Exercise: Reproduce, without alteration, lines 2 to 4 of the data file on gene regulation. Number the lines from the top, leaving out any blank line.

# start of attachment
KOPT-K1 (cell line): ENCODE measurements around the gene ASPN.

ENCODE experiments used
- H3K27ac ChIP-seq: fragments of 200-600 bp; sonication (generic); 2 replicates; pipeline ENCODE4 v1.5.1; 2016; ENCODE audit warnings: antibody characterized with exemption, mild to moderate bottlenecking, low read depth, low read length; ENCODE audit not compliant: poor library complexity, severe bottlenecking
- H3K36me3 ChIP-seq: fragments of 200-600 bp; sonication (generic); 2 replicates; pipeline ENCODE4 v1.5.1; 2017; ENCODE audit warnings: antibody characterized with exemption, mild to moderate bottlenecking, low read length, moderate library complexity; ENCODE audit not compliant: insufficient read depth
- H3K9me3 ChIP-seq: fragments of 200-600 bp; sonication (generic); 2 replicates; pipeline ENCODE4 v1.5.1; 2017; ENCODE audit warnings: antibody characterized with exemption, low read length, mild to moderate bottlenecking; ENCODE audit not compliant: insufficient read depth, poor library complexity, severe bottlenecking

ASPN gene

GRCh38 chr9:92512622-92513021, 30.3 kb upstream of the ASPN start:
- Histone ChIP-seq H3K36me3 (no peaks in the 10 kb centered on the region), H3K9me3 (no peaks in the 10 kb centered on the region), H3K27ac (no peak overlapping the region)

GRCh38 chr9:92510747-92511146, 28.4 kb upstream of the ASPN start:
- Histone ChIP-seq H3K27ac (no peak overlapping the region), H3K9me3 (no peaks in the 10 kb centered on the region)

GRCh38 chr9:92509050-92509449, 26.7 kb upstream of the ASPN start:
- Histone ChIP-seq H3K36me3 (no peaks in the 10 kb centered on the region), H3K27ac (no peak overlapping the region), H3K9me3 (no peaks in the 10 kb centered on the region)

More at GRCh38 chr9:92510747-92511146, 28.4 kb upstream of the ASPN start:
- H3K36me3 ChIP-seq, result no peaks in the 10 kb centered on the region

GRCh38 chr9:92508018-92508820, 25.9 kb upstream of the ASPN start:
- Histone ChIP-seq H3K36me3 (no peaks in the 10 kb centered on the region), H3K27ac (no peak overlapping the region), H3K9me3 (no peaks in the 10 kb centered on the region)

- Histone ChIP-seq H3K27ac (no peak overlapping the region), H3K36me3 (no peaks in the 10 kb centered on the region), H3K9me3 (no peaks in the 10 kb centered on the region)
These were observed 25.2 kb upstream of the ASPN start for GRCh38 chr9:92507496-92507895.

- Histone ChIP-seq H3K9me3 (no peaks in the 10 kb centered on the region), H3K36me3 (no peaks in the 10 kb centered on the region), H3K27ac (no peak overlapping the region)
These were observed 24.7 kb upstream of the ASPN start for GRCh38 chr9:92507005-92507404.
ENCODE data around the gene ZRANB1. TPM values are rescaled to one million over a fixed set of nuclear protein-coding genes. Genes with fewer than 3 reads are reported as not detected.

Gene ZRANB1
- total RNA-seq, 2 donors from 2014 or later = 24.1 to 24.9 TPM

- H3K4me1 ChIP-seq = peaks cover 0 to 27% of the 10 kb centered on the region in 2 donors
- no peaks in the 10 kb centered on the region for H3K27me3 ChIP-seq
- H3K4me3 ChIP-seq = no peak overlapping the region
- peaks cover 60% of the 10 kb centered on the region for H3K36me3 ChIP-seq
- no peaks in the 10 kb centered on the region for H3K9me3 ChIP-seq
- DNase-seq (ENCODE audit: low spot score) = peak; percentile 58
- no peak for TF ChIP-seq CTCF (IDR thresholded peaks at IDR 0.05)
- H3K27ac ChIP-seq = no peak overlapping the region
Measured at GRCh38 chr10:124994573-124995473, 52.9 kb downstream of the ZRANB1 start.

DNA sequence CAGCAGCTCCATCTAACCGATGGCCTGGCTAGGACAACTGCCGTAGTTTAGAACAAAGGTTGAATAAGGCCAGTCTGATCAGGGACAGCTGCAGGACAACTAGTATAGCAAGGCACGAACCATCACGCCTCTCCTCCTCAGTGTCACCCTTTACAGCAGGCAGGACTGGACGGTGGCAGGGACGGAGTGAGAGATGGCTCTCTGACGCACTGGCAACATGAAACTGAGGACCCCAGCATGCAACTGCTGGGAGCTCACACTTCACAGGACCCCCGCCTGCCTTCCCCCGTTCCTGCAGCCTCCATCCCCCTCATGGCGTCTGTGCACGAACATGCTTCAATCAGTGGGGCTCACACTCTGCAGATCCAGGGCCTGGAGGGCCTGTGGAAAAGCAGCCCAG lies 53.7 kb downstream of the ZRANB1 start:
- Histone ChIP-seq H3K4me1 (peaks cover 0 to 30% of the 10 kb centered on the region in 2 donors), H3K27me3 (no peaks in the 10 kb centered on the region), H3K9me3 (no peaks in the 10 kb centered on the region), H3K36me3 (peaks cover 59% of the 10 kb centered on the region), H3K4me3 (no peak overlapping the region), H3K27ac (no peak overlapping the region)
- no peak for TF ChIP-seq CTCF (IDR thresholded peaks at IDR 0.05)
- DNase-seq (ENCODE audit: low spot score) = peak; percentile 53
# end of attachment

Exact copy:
ENCODE experiments used
- H3K27ac ChIP-seq: fragments of 200-600 bp; sonication (generic); 2 replicates; pipeline ENCODE4 v1.5.1; 2016; ENCODE audit warnings: antibody characterized with exemption, mild to moderate bottlenecking, low read depth, low read length; ENCODE audit not compliant: poor library complexity, severe bottlenecking
- H3K36me3 ChIP-seq: fragments of 200-600 bp; sonication (generic); 2 replicates; pipeline ENCODE4 v1.5.1; 2017; ENCODE audit warnings: antibody characterized with exemption, mild to moderate bottlenecking, low read length, moderate library complexity; ENCODE audit not compliant: insufficient read depth